Aside from figuring how to not go 3-9, what will be a noticeable change for the players?
Well, I think that the players are definitely going to feel a very, very great sense of urgency, similar to the first year I got here. There's going to be a great sense of urgency and the coaches are on board, the players are on board. This isn't something that's going to be unique and is going to catch them off guard because one of the things by me being around these guys a heck of a lot more in this off season time, it's given me an opportunity to let them know and say, look, fellas, I can talk to you and be buddy buddy all you want, but when we get on the field, it just doesn't work that way. The job that coaches have are to push players to get them to play better.

Because they understand that you have two sides, not one side, you're just not going to be on them all the time, I think that they already know what the expectations are as far as what the tempo is going to have to be in practice because we all know that there isn't one area of the team that you could say that you were satisfied with from last year, not one. And they all the players are on board on that, too. So this isn't going to catch anyone off guard.
How exactly do you go about "coaching" swagger & confidence?
You make plays. Make plays leads to confidence. Confidence leads to swagger.

If you don't make any plays, how can you build any confidence? And if you don't have any confidence, how can you make any swagger? So the first thing you have to do is make plays. It starts with making plays. Swagger is something that you evolve to. Confidence is something that comes after you start making plays.

A guy like David Bruton who used to just be a special teams gunner and one of the better ones, at that, now is one of our best players on our team, okay, and it happened because he started making plays. The minute you start making plays, you start getting some confident, now it's taken some time but now he's got swagger, but we've got to get more guys to get to Step B and Step C.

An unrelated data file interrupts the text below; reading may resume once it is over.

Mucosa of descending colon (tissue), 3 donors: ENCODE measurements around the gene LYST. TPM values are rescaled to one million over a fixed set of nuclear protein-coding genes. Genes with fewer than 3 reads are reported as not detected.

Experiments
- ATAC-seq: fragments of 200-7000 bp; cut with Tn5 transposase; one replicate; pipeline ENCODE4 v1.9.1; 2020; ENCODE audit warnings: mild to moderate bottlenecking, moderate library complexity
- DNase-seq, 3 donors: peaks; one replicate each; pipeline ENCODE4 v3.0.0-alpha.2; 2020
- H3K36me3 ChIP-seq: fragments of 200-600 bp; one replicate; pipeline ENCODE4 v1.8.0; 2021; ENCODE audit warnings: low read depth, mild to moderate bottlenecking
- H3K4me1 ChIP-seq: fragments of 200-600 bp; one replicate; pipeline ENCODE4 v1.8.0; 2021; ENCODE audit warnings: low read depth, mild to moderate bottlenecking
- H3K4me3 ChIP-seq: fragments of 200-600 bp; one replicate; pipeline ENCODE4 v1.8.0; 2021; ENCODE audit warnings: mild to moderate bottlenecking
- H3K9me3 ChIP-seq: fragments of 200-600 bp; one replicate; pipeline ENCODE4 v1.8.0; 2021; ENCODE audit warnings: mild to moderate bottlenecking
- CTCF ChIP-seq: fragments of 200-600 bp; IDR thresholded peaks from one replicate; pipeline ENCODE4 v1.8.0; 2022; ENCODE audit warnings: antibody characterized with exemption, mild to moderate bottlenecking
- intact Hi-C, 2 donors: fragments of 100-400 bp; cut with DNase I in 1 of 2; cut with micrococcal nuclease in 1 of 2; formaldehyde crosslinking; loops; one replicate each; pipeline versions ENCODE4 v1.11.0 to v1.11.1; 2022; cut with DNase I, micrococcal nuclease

That last parsing wasn't included because of some earth-shattering revelation, but more for the humorous connotations the phrase "Make Plays!" will always have to any Notre Dame fan. Just observing Weis' overall tone and making some feeble attempts to read between the lines, his approach this season in terms of player development will harken back to his first year, when the overarching tone was, "C'mon fellas, you're actually NOT as s&*%y as everybody says you are." That could wind up being all for the good - less obsession with schematics, more concentration on the motivation and building-block philosophy that eventually leads to success. Phrased another way: get them to believe they can play at the highest level before skipping straight ahead to gameplanning with the oversized expectation that they will. It was very encouraging to see Weis laud Bruton on several occasions and here's hoping David's career trajectory (plus his tireless offseason work ethic; Weis made a specific point of comparing Bruton with Trevor Laws as a player who plain wills himself toward greatness) serves as inspiration going forward.

Now, while it's fun to depth-chart engineer and speculate about how so-and-so showed off "crazy improvement" and "increased intensity" and all the other cute coaching cliches (Weis already invoked "flipping the switch" in today's presser), last season and all the others before it ought to bring out the harsh reminder that few sporting periods have a worse hype-to-results ratio than college football spring practice (MLB Spring Training is all-time undisputed champ in this category). But it sure can't hurt to approach this time as a moment not to hype up a player as sure-fire All-Americans, but to instill the confidence and swagger that has them thinking and acting like one.